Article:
Collaboration among mathematicians and neuroscientists is a necessity to move brain theory forward: an interview with Remco van der Hofstad

The collaboration between Mathematics and Neuroscience has evolved in the last five years, from being just a tentative association of interest and exchange to building a joint research agenda that could lead to fundamental progress in the understanding of the brain. This is the general view of mathematician Remco van der Hofstad, who has been at the forefront of this collaboration and co-organizes the workshop “Random Graphs in the Brain,” that the Research, Innovation and Dissemination Center for Neuromathematics (NeuroMat) will host at the end of November in São Paulo. The workshop's official website is: Professor in probability at Eindhoven University of Technology and scientific director of the European Institute for Statistics, Probability, Stochastic Operations Research and its Applications (EURANDOM), Hofstad discusses challenges and perspectives of modeling at the neuronal and functional levels. He has been the leading person of the workshop on “Random Graphs and the Brain,” in 2011, in Eindhoven, and in the interview that follows makes sense of the evolution of the understanding of brain connectivity. "To some extent, we are moving from an attempt to establish a collaboration among neuroscientists and mathematicians to organizing joint research. In 2011, random graph theory and brain theory needed to be bridged, now we moved further and this is evident in the title change from 2011 and 2015. Things are getting more concrete.”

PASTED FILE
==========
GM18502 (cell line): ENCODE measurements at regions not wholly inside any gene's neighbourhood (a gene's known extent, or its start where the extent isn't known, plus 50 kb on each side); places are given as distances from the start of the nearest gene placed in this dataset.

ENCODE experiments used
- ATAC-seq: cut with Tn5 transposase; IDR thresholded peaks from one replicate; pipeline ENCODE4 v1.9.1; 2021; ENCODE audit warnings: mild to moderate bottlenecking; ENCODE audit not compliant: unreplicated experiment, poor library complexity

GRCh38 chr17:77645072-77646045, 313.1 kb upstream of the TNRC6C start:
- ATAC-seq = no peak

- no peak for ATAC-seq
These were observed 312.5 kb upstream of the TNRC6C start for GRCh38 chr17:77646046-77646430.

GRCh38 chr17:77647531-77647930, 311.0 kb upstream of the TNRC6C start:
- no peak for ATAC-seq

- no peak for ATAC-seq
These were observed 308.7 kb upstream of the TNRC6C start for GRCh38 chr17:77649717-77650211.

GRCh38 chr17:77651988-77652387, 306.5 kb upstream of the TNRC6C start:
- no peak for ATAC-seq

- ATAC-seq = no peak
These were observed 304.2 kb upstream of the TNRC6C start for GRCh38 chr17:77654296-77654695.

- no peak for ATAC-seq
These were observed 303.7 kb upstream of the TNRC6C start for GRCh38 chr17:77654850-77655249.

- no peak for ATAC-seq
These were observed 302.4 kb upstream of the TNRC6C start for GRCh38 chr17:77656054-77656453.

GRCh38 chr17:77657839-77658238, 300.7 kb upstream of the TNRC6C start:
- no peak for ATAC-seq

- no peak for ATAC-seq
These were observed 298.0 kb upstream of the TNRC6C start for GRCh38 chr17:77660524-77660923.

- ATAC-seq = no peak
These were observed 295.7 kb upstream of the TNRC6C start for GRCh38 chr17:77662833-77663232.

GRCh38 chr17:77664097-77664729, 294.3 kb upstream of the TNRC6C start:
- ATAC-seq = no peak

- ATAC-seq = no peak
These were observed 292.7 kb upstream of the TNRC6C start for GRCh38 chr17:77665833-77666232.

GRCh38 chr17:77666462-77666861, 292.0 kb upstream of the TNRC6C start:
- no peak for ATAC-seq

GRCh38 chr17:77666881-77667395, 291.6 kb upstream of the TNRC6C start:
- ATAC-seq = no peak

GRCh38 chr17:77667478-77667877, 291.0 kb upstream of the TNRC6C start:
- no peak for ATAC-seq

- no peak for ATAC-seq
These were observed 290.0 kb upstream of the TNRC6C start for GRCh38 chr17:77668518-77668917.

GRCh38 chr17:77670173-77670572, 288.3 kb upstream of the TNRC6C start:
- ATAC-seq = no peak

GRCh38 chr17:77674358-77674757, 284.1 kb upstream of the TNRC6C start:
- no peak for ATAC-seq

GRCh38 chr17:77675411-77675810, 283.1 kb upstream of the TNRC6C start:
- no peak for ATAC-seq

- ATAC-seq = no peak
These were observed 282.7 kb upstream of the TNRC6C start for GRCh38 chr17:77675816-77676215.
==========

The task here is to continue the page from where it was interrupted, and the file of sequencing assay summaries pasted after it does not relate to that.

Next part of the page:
Remco van der Hofstad, from EURANDOM, Eindhoven (Personal file)

NeuroMat’s project rests upon the idea that the advances in Neurobiology put forward the need for and the challenge of devising new mathematical objects and theories, especially with respect to the theory of random graphs. In the last ten years, there has been a considerable volume of publications that attempt to connect random graphs and the brain —a search on GoogleScholar on these two expressions brings up over 4,000 published pieces in this period, just to give a figure. What is your take on this "neurobiological challenge" for Mathematics, especially the theory of random graphs?